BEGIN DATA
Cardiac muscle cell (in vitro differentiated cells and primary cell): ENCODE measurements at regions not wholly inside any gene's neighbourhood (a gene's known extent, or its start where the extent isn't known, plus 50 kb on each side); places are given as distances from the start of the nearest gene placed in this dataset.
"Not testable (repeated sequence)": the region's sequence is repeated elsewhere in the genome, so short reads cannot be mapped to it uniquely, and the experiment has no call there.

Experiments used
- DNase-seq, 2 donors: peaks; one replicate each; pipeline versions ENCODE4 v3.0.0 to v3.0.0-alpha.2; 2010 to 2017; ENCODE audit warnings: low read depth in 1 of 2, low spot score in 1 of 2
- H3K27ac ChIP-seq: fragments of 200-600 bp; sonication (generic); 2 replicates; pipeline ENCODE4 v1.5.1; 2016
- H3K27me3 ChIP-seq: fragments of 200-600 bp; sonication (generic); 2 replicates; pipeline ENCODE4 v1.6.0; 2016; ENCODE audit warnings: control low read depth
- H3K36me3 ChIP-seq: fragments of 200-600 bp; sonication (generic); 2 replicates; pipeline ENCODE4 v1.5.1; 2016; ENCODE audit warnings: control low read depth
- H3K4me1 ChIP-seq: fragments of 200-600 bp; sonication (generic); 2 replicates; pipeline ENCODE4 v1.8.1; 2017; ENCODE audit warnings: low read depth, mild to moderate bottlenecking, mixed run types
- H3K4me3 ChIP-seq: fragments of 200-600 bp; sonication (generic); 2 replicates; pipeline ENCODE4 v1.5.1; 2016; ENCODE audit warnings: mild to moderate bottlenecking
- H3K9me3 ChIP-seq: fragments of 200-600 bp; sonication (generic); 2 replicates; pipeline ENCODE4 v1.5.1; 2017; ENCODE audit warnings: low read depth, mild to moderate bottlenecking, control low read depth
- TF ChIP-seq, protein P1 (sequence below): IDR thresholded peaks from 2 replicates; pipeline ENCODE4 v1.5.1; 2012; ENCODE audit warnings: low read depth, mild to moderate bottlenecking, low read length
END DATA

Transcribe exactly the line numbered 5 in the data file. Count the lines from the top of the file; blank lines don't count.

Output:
- H3K27ac ChIP-seq: fragments of 200-600 bp; sonication (generic); 2 replicates; pipeline ENCODE4 v1.5.1; 2016